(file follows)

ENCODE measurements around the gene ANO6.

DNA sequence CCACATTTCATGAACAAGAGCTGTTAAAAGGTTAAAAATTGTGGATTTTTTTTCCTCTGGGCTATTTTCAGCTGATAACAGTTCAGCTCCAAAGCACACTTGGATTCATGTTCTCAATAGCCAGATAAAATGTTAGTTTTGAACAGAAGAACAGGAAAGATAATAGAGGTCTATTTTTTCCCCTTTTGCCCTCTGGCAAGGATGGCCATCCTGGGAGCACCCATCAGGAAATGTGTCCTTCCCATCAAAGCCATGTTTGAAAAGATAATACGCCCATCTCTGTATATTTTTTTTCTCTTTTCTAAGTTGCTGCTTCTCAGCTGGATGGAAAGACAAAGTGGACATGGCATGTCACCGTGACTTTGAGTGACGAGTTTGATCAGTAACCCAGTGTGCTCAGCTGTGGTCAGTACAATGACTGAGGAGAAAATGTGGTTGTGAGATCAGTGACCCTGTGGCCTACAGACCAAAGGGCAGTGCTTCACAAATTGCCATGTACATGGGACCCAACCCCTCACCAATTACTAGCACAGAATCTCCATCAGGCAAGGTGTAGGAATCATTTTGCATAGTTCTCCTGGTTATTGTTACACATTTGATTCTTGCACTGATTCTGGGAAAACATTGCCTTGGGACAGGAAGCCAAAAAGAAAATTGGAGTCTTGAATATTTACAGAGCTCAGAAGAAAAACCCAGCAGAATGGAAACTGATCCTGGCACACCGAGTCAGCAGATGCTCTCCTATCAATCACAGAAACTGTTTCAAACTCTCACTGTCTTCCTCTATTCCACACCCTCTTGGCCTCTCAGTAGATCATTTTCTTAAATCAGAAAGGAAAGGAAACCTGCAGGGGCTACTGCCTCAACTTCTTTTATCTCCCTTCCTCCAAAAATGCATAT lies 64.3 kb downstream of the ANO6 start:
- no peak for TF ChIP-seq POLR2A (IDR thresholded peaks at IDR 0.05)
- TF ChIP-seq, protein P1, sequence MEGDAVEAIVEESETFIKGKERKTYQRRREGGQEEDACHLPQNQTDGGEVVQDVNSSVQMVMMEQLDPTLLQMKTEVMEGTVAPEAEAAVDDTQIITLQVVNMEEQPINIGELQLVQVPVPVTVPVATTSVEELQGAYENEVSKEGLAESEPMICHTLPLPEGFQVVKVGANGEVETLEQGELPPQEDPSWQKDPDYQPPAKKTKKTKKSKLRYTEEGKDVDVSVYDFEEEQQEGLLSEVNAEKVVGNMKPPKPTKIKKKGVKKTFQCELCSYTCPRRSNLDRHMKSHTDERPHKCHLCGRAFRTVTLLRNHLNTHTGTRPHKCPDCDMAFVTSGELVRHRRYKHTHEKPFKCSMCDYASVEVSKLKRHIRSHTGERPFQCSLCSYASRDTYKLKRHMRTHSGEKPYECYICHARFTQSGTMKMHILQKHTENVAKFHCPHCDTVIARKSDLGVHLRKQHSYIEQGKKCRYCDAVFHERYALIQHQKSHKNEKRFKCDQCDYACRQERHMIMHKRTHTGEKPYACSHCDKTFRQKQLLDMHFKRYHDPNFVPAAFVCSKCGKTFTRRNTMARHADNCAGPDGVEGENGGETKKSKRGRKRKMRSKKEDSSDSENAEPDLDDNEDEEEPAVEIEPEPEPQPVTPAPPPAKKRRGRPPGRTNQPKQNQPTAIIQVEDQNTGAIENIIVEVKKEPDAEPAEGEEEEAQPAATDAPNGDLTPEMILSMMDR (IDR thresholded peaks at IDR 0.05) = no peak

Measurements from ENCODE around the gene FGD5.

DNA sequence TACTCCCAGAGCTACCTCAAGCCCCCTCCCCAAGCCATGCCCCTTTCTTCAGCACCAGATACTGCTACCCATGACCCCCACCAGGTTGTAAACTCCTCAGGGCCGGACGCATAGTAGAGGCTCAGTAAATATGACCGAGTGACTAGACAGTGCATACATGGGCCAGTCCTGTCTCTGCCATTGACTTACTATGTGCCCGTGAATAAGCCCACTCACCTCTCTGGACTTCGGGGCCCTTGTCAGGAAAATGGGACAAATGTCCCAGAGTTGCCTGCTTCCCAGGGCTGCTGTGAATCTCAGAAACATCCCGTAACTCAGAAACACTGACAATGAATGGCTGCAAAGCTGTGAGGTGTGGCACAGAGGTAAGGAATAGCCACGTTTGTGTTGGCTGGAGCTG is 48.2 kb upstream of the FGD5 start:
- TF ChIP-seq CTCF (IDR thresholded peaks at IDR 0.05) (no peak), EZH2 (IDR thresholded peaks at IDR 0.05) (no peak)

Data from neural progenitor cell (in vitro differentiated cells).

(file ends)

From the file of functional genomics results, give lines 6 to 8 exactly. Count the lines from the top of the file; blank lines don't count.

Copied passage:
DNA sequence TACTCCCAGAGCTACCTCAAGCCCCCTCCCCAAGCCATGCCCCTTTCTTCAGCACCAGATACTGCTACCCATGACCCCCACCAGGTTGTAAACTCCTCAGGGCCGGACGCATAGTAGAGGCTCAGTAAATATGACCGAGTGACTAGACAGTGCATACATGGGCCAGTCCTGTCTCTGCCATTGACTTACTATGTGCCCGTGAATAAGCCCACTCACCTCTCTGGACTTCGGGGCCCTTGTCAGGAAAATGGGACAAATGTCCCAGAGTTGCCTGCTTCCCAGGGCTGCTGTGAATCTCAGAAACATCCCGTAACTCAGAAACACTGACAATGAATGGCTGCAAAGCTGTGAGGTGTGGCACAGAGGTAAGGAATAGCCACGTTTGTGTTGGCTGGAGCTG is 48.2 kb upstream of the FGD5 start:
- TF ChIP-seq CTCF (IDR thresholded peaks at IDR 0.05) (no peak), EZH2 (IDR thresholded peaks at IDR 0.05) (no peak)

Data from neural progenitor cell (in vitro differentiated cells).